The reality of many modern home/personal studios is that there’s not a lot of room for large speakers. With that in mind, ADAM Audio introduces the A3X closefield powered monitor ($299 each, street). The A3X is ADAM’s smallest speaker ever and the least expensive of their affordably priced product line, the AX Series.
With dimensions of only 10 by 6 by 7.5 inches, this attractive, two-way ported active monitor carries on ADAM Audio’s tradition of using a ribbon tweeter. Called the X-ART (Extended Accelerated Ribbon Technology) folded ribbon, it helps push the A3X’s overall frequency response from 60 Hz up to 50 kHz. Can I hear that high? Absolutely not! But that’s what is listed in the specs.
A3X has two separate 25-watt amplifiers: one for the woofer driver, one for the tweeter. It features a 4.5-inch basket driver with a carbon fiber diaphragm and dual ports on the front, the latter of which is unusual for a monitor of this size. Also on the front is a power/on button and volume control; the upper corners are beveled to minimize diffraction.
On the rear, XLR balanced and RCA unbalanced inputs as well as a unique RCA Stereolink are provided. With the included mono RCA cable, you can connect both speakers together and use a single volume control. While most studios wouldn’t use that feature, they could; as the manual states, it is useful when running a mixerless desktop setup. ADAM also wisely included two M6 (6mm) metric screw threads for wall/stand mounting.
On the rear there is a Tweeter Level adjustment, which varies the gain of the entire tweeter level +/- 4 dB. According to the included frequency chart, the crossover is around 1 kHz, so it will have quite an effect on the overall sound, thus should be used with care.
Working on some TV cues with d rummer/ampl i f ier designer Vincent Miraglia, we were both surprised by what we heard from these diminutive speakers as we fired them up with his Avid Pro Tools LE/003 rig. The A3X pair was much more “in your face,” present and louder than the monitors I normally use and have used for almost 10 years now, a pair of NHT M-00 powered nearfields. Sitting in the sweet spot while I stood in the back of the room, Vincent motioned his hands in all directions, indicating they had great width, height and depth to them.
In further tests at home on my Pro Tools TDM system, I discovered these monitors are very efficient, almost 5-6 dB louder than my other ones; this, in part, helped to explain that initial sound difference upon first listen. So I placed a new A3X on the right, and my monitor on the left, level balanced. Panning many tracks in Pro Tools — from drums and guitars to vocals and reverb sends, I could hear the A3X’s clarity and punch. They were much more forward sounding: more “in your face.” I also listened to a lot of music on them: everything from Seal, Miles Davis and Madonna to Los Lobos, Led Zeppelin and classical selections.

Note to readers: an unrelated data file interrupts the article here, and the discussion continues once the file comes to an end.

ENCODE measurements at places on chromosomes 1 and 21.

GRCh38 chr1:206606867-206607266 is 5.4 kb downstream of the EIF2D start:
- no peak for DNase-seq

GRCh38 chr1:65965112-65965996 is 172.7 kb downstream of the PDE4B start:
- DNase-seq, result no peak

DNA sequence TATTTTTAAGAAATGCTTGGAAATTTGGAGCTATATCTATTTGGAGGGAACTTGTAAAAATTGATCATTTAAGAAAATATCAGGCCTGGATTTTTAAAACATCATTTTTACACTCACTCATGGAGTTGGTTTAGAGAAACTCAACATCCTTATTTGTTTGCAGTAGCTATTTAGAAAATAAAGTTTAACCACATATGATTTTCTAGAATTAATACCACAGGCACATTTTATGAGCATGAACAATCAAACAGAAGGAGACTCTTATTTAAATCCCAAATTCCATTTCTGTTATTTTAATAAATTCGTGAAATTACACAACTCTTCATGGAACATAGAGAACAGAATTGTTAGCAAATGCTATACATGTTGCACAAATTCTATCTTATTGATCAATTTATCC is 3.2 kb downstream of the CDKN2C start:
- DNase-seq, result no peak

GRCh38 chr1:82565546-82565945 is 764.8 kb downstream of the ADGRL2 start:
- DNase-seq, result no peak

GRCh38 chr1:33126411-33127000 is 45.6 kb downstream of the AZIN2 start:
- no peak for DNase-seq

The A3X is a different kind of monitor than those to which I am accustomed; I mean this in neither a good nor a bad way. They can be best described as super “present” with tremendous projection and smoothness in the highs and mids. I also felt there was a slight low/mid bump, and I checked this with and without my subwoofer. I feel this sonic characteristic is due to the inherent nature of a small speaker cabinet with dual bass ports; their size prevents them from projecting a full bass response, even though they are rated down to 60 Hz.
It is my belief that the A3X pair sounds best when combined with a subwoofer that can properly and efficiently push out the bottom end. That’s not to say they don’t sound good alone; they certainly do. But for any type of critical monitoring, you should really use a subwoofer with the A3X. [Though we received no subwoofer from ADAM for this evaluation, company-published literature contends that its Sub7 powered subwoofer ($549 street) is ideal for use with A3X as well as with its series siblings, the A5X and A7X. — Ed.]
Finally, please note that the A3X is not shielded; be cautious when placing them near CRT monitors. However, I had no problems while the pair was next to my own computer monitor.
Overall, the A3X is a fine speaker. This pair’s small size belies the smooth sonic footprint they project. I would recommend that potential users make sure to compare them directly with monitors they are already familiar with. That said, an A3X pair would be a great addition to any small home-studio/post-production setup in need of a high-end sound. The fact that they drive so efficiently means you won’t need a top-flight monitor mixer, either; this alone makes them an excellent purchase option.
Rich Tozzoli is a composer, engineer/mixer, and the software editor for PAR.